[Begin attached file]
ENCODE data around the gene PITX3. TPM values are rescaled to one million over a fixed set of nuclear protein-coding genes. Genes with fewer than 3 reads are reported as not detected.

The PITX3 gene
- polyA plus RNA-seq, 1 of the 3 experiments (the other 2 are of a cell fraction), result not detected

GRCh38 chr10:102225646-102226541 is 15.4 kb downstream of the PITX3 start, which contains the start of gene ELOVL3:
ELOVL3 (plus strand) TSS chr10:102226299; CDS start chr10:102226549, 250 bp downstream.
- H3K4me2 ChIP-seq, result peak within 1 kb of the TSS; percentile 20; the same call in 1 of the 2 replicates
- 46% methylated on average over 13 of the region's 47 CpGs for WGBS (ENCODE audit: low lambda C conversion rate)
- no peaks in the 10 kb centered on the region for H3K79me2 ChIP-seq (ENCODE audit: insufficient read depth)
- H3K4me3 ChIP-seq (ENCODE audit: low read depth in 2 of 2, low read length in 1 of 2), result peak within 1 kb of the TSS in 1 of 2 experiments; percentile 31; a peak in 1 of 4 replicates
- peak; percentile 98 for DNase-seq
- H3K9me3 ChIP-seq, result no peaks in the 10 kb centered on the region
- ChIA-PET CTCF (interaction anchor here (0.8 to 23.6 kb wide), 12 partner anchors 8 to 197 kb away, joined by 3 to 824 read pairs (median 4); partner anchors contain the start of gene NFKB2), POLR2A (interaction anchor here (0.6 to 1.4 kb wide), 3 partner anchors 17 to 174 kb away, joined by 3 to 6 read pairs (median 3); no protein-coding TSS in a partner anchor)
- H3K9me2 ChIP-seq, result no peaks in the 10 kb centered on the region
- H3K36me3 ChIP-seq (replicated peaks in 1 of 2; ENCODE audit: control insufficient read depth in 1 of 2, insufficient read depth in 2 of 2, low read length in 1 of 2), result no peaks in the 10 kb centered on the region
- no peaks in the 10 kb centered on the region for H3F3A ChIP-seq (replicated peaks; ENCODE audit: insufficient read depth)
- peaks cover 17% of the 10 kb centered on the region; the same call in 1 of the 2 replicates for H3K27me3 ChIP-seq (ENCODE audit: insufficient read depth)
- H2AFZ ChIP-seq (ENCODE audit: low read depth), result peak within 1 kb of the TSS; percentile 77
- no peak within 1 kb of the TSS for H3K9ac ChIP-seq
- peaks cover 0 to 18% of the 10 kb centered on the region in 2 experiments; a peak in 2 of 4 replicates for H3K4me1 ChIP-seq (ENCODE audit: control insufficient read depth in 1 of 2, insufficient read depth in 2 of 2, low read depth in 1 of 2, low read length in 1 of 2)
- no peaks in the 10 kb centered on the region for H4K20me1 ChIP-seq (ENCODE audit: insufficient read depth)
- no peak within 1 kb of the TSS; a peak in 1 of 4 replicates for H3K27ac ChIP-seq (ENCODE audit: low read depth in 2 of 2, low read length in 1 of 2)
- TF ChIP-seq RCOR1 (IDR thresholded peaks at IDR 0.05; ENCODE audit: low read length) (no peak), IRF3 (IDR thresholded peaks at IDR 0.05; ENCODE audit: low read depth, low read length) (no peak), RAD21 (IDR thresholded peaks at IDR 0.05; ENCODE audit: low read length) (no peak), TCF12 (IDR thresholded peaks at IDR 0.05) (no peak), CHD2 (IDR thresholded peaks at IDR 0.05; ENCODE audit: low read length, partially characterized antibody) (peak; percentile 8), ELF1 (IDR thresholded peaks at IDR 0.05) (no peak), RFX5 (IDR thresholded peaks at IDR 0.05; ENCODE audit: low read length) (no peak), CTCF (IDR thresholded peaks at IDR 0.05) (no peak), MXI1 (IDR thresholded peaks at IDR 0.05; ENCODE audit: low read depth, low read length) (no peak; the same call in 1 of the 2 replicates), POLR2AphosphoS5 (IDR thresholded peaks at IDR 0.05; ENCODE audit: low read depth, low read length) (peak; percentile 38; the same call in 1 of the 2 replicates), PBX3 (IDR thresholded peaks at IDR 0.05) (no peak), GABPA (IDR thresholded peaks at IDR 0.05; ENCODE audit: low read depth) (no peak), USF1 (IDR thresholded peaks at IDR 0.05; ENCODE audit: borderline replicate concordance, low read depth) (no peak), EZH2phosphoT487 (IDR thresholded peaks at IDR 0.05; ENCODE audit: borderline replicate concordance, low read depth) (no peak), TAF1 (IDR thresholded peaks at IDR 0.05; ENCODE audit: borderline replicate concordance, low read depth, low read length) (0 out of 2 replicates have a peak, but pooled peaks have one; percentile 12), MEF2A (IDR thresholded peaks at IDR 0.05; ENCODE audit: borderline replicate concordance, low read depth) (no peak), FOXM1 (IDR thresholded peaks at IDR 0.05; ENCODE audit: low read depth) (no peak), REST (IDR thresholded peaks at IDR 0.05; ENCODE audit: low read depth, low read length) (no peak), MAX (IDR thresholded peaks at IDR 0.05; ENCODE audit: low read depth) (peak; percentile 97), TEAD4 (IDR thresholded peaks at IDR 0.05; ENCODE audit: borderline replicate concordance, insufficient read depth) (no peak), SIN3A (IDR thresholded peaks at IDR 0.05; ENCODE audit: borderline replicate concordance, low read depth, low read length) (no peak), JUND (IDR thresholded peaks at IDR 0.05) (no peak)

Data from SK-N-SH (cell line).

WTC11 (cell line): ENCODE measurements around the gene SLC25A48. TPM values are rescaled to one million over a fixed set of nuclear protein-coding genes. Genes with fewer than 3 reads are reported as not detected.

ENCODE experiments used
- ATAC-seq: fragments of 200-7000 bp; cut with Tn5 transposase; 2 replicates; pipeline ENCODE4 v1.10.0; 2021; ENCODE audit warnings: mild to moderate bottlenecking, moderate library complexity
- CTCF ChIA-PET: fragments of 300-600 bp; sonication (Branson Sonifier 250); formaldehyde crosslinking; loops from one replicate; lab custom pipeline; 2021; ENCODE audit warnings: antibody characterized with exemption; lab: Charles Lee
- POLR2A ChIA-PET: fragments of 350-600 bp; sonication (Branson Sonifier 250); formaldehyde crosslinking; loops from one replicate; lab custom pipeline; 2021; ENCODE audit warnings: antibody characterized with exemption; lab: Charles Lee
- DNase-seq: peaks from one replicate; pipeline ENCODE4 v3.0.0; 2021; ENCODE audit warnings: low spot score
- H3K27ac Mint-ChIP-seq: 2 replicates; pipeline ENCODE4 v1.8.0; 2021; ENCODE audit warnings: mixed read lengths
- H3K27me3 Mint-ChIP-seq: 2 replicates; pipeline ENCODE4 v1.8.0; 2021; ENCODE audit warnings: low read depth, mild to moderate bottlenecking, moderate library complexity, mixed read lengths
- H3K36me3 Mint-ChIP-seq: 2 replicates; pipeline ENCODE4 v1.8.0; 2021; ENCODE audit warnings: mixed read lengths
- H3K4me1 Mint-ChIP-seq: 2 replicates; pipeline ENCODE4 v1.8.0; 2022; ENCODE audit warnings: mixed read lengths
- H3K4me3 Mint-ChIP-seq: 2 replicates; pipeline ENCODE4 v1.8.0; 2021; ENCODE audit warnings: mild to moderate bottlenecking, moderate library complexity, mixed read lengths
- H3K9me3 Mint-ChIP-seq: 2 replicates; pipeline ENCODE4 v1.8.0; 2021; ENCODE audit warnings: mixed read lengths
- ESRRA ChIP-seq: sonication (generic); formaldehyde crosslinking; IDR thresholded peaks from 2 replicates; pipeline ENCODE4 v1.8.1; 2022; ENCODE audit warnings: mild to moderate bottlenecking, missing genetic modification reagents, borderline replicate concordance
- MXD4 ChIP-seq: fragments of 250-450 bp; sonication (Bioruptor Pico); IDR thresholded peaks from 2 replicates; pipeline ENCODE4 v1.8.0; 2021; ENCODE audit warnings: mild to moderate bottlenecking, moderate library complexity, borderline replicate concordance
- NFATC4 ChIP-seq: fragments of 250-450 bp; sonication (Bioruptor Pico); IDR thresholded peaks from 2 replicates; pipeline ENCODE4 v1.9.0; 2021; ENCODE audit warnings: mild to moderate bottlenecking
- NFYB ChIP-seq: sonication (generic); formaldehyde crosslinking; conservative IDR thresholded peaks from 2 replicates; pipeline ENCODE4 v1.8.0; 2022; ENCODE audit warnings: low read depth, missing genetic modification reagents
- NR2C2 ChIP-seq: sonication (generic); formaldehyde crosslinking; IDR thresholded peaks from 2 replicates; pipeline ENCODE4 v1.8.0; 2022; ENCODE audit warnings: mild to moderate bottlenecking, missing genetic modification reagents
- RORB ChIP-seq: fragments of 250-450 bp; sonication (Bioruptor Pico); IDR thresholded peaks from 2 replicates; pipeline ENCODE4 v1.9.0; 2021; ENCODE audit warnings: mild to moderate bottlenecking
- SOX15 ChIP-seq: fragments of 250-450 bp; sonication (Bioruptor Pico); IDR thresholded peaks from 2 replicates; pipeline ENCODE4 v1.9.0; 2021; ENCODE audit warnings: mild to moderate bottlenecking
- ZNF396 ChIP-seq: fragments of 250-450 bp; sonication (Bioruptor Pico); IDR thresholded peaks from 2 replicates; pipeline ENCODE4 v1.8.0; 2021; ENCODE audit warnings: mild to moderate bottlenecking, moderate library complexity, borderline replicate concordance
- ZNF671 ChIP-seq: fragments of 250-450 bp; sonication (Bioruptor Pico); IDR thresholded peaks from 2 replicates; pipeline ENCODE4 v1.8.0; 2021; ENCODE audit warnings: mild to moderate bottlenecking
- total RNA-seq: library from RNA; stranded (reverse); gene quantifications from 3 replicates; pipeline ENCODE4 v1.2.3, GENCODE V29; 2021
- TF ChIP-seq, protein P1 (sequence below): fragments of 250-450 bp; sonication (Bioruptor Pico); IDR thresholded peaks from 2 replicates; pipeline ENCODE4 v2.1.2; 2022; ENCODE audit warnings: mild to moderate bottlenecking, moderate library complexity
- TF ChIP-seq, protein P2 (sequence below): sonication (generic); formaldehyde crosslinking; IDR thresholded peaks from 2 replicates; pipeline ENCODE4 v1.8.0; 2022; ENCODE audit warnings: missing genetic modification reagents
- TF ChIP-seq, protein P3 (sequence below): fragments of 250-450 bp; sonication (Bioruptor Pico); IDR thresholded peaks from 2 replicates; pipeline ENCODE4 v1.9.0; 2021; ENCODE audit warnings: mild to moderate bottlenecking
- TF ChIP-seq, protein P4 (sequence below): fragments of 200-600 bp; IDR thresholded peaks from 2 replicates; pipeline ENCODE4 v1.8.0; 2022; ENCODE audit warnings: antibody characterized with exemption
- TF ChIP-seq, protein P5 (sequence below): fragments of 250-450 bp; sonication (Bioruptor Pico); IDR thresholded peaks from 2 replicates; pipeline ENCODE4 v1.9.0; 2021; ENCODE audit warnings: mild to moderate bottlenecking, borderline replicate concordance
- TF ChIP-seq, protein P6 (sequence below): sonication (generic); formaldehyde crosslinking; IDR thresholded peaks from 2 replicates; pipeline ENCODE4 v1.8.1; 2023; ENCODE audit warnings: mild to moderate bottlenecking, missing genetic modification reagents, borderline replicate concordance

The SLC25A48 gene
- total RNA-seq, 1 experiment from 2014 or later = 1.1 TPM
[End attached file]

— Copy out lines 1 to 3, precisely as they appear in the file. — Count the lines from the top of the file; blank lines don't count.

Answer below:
ENCODE data around the gene PITX3. TPM values are rescaled to one million over a fixed set of nuclear protein-coding genes. Genes with fewer than 3 reads are reported as not detected.

The PITX3 gene
- polyA plus RNA-seq, 1 of the 3 experiments (the other 2 are of a cell fraction), result not detected